"I also am humbled and very grateful for the support and the prayers I have received from millions of Americans over this past year.
"Now I ask all Americans, and I hope all Americans here in Washington and throughout our land, will rededicate ourselves to the work of serving our nation and building our future together. This can be and this must be a time of reconciliation and renewal for America.
"Thank you very much."
Senate Democratic leader Thomas Daschle of the midwestern state of South Dakota, said Clinton's acquittal should not be seen as vindication for his behavior. He told reporters: "This was a rebuke. There is no question."
Another Democrat, Senator Robert Graham of the southern state of Florida, said: "The president's self-indulgent actions were immoral, disgraceful, reprehensible. History should - and, I suspect, will - judge that William Jefferson Clinton dishonored himself and the highest office in our American democracy."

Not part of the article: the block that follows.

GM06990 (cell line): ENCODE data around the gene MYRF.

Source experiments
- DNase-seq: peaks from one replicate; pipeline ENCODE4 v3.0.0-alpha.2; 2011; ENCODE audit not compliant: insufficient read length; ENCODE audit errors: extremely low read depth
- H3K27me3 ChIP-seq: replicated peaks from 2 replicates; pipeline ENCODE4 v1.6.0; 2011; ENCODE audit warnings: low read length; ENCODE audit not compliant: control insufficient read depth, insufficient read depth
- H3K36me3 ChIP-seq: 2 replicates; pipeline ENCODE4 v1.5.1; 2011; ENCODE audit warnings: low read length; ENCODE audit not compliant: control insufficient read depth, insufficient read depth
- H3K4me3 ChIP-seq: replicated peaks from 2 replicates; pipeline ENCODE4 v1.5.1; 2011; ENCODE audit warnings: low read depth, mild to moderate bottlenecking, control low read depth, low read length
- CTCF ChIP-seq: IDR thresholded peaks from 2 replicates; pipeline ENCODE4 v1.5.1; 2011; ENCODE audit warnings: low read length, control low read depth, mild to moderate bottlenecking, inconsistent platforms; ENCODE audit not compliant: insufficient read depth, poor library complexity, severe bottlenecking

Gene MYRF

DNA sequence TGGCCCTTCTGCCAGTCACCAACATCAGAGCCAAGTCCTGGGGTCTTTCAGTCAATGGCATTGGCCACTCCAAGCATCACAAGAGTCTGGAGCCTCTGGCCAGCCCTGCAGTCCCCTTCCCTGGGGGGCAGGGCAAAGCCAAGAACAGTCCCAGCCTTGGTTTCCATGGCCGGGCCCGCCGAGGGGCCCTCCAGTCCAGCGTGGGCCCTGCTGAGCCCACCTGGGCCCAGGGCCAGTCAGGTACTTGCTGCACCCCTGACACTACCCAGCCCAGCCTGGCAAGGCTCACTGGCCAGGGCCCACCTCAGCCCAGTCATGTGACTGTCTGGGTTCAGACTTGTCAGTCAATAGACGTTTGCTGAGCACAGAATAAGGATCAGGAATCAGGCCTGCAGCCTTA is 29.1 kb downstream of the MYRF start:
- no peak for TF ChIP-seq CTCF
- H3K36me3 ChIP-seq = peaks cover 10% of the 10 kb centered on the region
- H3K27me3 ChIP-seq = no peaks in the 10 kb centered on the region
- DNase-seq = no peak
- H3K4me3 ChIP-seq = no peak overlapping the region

Some of the Democrats tried to pass a resolution that would have censured Clinton for his conduct. Senator Dianne Feinstein from the state of California, had prepared a resolution rebuking Clinton for "shameful, reckless and indefensible" behavior.
Republican Senator Phil Gramm of the southwestern state of Texas, however, used a parliamentary maneuver that prevented the Senate from voting on Feinstein's measure. Gramm said the Democrats should not be given the opportunity to condemn Clinton after having voted him not guilty.
In defeat, the lead House prosecutor said his team had nothing to be ashamed of, rejecting any idea that the effort -- which proceeded despite public opposition -- tarnished its credibility. House Judiciary Committee Chairman Henry Hyde said: "All Americans can take great comfort. Congress has strengthened, not weakened the ties that bind our nation together."
While the Senate saved Clinton's presidency, the president is not out of legal trouble yet. He could face indictment, while in office or after his term, by Independent Prosecutor Starr. He must also complete his term trying to work with a Republican-dominated Congress that tried to throw him out of the White House.
On Friday, however, the drama that had preoccupied Washington for more than a year was put to rest and the capital city tried to return to normal life. Clinton prepared for an official visit to Mexico on Monday. The Senate and the House recessed for a week.